News 560 views last update:Dec 14, 2010

Alltech's International Forum on Pork Production - key issues tackled

Global leaders in the swine industry gathered in Lexington, Kentucky on December 1st and 2nd, for Alltech's International Forum on Pork Production: A tribute to Dr. Des Cole. The forum comprised two days of discussion on the key issues facing the global pig industry.

Topics included: the removal of antibiotic growth promoters, risk management, sow productivity, and how to tackle multi-factorial diseases.

Discussions began with Joe Kerns, a 25-year veteran of risk management consulting with the International Agribusiness Group. He emphasised that we can’t try to outguess the market but need to manage what is controllable – i.e. input costs, which dramatically increased in 2010.  Kerns expects prices to continue to climb in 2011 giving further impetus to the need for strong risk management programmes.

Dr. Gunner Sorensen with the Pig Research Centre and Danish Agriculture and Food Council addressed the challenge of achieving more than 30 pigs per sow per year. Key points included:

  • Maximum sow productivity must start with gilt development.
  • Management of sow milk yield is critical if she is to successfully nurse a large litter size. Feed intake is integral in this respect.

Tom Gillespie of Rensselaer Swine Services set forth a plan for achieving optimum health and immunity.  Since co-infection is the most common complication in the unit, Gillespie has chosen to focus on the overall health of a unit instead of just one disease. According to Gillespie, key elements of this approach are developing an understanding of both the flow of the target pathogen within the herd and biosecurity issues.

Dr. Bill Close of Close Consultancy spoke on an era of no antimicrobial growth promoters (AGPs). Close explained that the removal of AGPs has led to an increase in AGPs for therapeutic uses.  However, this can be overcome with proper management and nutrition.  His suggestions included: improving the intake and the quality of the colostrums, correct diet specifications and feed management, use of pro-active ingredients and additives, development of a healthcare and vaccination program, and the practice of good management techniques and a proper environment.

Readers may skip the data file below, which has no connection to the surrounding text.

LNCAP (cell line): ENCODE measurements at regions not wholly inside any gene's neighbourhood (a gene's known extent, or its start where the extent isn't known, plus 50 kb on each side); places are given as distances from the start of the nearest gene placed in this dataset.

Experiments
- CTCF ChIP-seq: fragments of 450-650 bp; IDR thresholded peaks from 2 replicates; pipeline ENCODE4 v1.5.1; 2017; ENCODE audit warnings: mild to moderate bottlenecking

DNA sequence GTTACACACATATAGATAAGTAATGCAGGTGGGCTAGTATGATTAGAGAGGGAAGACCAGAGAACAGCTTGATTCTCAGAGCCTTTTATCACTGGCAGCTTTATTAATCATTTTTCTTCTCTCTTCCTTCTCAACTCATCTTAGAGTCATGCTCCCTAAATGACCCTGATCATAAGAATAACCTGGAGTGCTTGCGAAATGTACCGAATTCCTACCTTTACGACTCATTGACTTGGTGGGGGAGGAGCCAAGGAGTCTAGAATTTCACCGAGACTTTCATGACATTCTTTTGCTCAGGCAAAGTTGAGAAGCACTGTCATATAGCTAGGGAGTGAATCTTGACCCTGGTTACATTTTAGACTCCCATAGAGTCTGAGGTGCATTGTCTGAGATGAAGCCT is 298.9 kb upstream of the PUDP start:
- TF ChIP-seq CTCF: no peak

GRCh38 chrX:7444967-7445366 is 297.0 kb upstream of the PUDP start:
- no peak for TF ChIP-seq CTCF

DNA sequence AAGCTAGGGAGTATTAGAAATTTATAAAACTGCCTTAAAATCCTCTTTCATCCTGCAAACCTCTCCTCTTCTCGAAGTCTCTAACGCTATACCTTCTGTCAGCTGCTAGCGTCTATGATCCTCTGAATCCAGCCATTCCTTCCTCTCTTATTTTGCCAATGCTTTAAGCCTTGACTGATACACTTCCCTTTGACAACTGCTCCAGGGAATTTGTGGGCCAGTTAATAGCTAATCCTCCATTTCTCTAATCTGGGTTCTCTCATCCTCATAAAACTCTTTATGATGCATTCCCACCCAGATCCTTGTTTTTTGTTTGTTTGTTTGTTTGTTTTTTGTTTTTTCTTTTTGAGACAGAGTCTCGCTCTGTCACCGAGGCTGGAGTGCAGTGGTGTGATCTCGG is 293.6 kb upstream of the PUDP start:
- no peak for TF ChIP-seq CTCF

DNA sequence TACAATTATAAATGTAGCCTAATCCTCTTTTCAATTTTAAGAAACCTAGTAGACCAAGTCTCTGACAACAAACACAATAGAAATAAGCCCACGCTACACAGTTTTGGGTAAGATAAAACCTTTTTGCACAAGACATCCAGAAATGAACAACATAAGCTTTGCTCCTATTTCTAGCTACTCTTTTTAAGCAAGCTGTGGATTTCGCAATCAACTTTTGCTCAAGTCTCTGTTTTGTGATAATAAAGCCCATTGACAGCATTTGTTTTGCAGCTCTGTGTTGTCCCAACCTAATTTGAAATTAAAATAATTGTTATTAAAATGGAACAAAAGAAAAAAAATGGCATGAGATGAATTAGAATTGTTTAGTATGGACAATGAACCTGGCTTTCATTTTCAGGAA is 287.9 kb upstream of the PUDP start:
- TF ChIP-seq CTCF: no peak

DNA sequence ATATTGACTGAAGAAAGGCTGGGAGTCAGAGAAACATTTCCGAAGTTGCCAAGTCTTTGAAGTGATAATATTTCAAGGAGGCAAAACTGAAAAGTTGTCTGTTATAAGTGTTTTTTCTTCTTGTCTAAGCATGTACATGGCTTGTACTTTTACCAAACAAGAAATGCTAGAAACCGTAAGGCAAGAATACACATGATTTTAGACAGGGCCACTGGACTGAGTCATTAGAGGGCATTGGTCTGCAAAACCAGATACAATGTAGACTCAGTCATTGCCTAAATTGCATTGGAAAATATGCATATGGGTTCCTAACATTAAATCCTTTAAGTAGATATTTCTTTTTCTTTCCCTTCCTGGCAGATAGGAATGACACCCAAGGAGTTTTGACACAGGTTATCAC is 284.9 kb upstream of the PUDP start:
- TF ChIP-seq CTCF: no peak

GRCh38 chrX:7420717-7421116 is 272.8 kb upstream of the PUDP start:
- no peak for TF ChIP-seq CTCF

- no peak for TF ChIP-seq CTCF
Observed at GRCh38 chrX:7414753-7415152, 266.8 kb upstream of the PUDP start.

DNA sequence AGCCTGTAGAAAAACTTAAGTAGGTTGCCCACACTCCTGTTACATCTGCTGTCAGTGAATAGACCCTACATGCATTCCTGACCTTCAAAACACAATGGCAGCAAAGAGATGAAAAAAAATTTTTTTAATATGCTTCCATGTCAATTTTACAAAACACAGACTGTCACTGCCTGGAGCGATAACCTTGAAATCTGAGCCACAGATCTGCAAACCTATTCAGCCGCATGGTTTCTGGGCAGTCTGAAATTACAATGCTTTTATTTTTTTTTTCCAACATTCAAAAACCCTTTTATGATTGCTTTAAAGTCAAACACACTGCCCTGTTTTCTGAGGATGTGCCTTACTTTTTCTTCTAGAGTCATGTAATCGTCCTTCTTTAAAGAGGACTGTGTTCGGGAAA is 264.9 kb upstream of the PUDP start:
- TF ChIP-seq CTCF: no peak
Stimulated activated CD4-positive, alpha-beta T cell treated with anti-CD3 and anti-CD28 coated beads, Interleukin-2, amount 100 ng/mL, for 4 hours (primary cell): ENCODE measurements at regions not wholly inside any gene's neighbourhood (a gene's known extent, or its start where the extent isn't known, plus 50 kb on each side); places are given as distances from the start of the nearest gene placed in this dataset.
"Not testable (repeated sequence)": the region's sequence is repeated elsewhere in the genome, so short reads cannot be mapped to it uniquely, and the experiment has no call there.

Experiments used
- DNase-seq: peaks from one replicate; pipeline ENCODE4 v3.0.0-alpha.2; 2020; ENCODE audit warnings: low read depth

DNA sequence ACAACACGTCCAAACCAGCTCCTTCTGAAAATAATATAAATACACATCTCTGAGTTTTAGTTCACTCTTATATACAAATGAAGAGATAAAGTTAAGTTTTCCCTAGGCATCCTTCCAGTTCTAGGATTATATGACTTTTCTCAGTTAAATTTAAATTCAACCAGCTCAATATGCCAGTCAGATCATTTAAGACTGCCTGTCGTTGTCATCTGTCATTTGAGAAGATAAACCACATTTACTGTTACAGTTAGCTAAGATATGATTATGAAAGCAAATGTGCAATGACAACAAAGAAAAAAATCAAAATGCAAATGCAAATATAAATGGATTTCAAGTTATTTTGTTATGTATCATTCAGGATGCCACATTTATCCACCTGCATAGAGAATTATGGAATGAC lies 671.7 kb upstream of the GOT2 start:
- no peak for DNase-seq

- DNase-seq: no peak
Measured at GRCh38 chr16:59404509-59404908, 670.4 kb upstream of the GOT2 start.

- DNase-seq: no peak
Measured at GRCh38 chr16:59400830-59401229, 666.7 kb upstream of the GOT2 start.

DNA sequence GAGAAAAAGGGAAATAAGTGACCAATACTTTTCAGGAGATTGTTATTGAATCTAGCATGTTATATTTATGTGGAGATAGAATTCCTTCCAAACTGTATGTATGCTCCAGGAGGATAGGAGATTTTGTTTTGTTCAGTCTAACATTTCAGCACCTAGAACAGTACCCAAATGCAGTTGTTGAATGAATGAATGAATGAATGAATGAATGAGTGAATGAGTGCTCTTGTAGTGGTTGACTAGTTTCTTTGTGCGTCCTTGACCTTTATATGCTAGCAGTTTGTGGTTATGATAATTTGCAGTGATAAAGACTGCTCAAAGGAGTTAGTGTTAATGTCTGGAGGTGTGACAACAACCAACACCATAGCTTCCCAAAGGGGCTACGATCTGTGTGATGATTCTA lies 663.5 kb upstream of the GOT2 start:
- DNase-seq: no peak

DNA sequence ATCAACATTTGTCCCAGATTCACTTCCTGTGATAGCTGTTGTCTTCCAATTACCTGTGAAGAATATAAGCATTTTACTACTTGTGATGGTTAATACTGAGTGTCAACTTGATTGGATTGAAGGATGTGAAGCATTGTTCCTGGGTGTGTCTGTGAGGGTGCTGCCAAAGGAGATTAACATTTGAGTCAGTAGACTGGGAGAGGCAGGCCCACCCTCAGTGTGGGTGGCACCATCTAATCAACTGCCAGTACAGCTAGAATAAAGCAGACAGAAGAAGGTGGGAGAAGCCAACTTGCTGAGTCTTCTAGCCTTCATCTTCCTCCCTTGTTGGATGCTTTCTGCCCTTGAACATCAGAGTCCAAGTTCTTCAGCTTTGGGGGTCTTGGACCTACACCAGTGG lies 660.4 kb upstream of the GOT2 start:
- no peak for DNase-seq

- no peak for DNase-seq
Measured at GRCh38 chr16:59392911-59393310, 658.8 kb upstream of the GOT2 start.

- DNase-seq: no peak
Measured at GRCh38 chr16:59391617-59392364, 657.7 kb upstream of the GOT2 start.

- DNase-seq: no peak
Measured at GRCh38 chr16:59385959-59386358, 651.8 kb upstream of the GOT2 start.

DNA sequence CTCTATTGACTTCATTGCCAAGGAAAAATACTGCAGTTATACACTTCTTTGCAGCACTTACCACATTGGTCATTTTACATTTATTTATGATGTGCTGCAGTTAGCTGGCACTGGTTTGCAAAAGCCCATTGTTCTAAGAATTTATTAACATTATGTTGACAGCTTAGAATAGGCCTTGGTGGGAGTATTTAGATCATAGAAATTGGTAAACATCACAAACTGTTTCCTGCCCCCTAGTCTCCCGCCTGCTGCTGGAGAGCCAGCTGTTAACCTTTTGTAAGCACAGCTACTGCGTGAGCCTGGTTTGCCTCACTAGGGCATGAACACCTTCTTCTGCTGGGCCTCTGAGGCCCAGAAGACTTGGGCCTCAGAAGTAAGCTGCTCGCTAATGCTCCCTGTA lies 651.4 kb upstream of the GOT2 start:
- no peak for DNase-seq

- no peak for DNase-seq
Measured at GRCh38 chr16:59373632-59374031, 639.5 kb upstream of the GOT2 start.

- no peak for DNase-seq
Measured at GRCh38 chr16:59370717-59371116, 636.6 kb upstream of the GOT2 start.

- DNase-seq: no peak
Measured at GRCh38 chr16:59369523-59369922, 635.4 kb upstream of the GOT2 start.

Bruce Mullan from the Department of Agriculture, Western Australia wrapped up Wednesday’s session at the International Forum on Pork Production. He summarized some of the questions and viewpoints that rose from the day’s presentations and discussions and added some observations of his own:
With regard to Dr. Sorensen’s presentation on sow productivity:
  • The important consideration is not just productivity but productivity vs. cost per kilo of pork produced.
  • It is fine to discuss the relationship between milk production and feed intake but isn’t it quality of the piglet at birth that starts it all?
  • Precision feeding – we have the technology but are we ready to implement it?
  • Artificial rearing of piglets – it is possible but is it economical?
  • We need to consider the possible effects on pork quality
With regard to Dr. Gillespie’s presentation on swine health and immunity:
  • If you want good to great results you must understand the behaviour of the pathogens involved (shedding/persistence)
  • Application of available techniques requires well trained and motivated people
  • Vaccines cannot prevent infections – know the limitation of the tools that you use
  • Everything can fall apart with a break in biosecurity (transport)
Mullan concluded by saying that the pork industry’s greatest challenge is to be accepted by the public.


  • Dr Gunner Sorensen

    Dr Gunner Sorensen

  • Bill Close

    Bill Close

  • Bruce Mullan

    Bruce Mullan

Editor PigProgress

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